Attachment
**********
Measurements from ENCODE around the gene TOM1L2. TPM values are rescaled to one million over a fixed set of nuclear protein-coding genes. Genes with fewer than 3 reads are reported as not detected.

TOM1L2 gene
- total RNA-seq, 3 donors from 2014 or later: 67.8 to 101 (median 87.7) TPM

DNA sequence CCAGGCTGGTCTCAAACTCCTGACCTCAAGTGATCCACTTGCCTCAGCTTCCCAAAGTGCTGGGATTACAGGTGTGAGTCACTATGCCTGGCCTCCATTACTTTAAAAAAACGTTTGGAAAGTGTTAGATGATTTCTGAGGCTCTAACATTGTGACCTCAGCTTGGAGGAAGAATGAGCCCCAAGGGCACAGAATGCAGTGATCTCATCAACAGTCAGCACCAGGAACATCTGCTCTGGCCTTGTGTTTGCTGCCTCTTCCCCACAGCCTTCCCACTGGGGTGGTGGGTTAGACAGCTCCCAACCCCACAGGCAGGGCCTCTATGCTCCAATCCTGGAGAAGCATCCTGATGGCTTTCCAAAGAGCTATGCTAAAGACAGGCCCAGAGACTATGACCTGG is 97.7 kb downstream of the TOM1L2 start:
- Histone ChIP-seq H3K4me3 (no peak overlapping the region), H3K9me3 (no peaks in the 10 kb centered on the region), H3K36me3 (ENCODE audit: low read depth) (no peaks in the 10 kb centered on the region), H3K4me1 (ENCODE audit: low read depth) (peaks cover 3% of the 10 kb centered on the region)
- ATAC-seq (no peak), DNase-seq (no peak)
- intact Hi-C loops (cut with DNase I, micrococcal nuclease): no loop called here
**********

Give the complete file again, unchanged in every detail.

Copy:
Measurements from ENCODE around the gene TOM1L2. TPM values are rescaled to one million over a fixed set of nuclear protein-coding genes. Genes with fewer than 3 reads are reported as not detected.

TOM1L2 gene
- total RNA-seq, 3 donors from 2014 or later: 67.8 to 101 (median 87.7) TPM

DNA sequence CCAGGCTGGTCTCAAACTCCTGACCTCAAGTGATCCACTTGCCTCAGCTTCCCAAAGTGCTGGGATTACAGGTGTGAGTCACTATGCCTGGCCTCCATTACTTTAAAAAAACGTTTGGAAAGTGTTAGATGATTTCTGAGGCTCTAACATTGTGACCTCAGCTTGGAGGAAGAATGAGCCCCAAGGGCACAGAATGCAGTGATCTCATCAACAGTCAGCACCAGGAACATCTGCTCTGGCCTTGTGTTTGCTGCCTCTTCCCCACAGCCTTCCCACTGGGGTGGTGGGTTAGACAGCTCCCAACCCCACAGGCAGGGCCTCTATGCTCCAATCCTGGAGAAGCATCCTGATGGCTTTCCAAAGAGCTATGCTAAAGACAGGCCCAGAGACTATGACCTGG is 97.7 kb downstream of the TOM1L2 start:
- Histone ChIP-seq H3K4me3 (no peak overlapping the region), H3K9me3 (no peaks in the 10 kb centered on the region), H3K36me3 (ENCODE audit: low read depth) (no peaks in the 10 kb centered on the region), H3K4me1 (ENCODE audit: low read depth) (peaks cover 3% of the 10 kb centered on the region)
- ATAC-seq (no peak), DNase-seq (no peak)
- intact Hi-C loops (cut with DNase I, micrococcal nuclease): no loop called here